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GPS leads the way to slaying suspects

The positioning system in a police truck ties Guatemalan officers to the killing of three Salvadoran politicians.

February 23, 2007|From Times Wire Services

GUATEMALA CITY — Four Guatemalan policemen were arrested Thursday in the killing of three Salvadoran politicians and their driver after being linked to the deaths by a global positioning system in their vehicle, the government said.

Luis Herrera, the head of a special police unit charged with investigating organized crime, was captured after the GPS receiver in his police truck revealed that he had been at the scene of the kidnapping and the site where the bodies were found, authorities told reporters.

Herrera, along with three men from his unit, was also filmed by traffic cameras as he intercepted a car carrying the three members of the Guatemalan-based Central American regional parliament and their driver, the officials added.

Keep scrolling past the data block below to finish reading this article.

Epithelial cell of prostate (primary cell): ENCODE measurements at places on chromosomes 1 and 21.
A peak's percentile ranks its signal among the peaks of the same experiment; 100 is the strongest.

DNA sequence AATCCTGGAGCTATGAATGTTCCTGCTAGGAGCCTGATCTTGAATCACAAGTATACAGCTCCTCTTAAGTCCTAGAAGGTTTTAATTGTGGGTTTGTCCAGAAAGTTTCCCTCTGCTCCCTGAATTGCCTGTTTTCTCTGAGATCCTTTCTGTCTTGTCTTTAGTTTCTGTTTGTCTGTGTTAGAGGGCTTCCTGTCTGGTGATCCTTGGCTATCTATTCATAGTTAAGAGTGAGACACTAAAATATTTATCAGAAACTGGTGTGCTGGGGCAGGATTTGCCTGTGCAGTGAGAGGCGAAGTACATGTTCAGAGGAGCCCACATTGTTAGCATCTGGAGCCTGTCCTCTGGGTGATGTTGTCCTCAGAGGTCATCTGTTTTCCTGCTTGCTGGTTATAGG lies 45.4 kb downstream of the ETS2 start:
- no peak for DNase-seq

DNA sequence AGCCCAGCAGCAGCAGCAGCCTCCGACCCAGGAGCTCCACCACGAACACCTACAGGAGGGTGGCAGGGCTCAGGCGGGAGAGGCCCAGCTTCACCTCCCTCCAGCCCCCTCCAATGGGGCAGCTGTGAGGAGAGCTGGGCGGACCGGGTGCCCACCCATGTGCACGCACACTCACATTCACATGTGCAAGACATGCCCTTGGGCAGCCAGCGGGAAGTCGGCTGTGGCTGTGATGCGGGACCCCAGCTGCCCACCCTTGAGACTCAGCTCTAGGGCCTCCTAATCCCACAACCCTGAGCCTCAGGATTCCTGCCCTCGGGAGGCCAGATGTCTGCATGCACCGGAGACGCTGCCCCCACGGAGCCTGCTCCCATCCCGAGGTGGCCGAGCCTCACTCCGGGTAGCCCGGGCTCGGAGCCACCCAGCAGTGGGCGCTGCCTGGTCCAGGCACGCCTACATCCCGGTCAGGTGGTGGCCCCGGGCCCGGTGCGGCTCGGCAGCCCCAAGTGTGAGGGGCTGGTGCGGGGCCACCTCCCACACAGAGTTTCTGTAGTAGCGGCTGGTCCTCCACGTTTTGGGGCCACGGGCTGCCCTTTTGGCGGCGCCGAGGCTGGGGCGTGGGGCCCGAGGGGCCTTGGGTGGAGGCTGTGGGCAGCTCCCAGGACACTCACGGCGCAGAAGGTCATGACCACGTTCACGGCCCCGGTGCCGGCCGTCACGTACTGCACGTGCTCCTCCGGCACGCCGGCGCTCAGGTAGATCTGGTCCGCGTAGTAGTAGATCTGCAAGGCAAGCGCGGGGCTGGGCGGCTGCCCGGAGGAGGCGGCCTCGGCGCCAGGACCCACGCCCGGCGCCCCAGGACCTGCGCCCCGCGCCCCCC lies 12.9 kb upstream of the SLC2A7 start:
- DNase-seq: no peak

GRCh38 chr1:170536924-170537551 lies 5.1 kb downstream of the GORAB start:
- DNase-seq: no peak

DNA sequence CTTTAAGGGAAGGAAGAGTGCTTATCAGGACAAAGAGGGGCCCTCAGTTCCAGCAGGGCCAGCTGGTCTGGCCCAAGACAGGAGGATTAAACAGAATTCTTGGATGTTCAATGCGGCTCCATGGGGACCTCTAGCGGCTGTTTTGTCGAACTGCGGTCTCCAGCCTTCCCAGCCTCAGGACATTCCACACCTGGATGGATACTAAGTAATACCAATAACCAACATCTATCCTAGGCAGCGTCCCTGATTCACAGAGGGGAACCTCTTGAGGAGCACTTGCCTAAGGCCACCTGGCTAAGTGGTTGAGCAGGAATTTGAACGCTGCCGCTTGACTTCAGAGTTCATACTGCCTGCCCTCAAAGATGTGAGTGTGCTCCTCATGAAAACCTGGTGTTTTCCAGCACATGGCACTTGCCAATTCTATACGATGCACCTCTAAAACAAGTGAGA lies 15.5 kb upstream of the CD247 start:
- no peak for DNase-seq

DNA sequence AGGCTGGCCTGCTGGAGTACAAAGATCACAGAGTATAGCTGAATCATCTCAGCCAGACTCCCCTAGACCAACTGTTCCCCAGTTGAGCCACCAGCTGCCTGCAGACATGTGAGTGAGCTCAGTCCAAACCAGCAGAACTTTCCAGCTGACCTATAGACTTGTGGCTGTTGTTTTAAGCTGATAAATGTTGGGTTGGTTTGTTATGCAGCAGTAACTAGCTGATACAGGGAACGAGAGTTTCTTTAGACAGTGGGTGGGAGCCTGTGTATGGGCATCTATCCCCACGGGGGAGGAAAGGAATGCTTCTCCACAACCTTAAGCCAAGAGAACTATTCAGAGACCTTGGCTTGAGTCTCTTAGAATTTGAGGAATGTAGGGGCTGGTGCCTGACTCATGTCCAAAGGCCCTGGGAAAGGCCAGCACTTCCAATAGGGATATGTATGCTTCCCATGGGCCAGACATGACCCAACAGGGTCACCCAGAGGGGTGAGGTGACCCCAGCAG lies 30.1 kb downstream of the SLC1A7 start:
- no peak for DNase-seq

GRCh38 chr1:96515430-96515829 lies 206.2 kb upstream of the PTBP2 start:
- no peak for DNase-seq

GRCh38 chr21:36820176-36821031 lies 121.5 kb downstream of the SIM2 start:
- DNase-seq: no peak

The detained policemen obviously did not know the GPS was in their vehicle when they carried out the killings, Guatemalan police chief Erwin Sperisen said.

GPS receivers calculate their position in relation to orbiting satellites. The units are used frequently for navigation and to prevent vehicle theft.

Police are looking for two more agents believed to be part of Herrera's group, which is accused of kidnapping and killing the three congressmen along with their driver.

The slain politicians, Eduardo D'Aubuisson, William Pichinte and Jose Ramon Gonzalez, belonged to El Salvador's ruling Nationalist Republican Alliance party, known as Arena.

Eduardo D'Aubuisson was the son of the party's founder, Roberto D'Aubuisson, accused of heading death squads during the 1980s civil war in El Salvador.

The elder D'Aubuisson, who died in 1992, was found by a U.N.-backed truth commission to have ordered the 1980 assassination of Roman Catholic Archbishop Oscar Romero.

The GPS in the agents' truck tracked the vehicle to a dirt track 22 miles outside Guatemala City where the four were shot, doused with fuel and set ablaze, authorities said.

Investigators said they had not determined a motive, but some officials said they suspected the slayings were politically motivated or linked to the region's gangs and crime groups.

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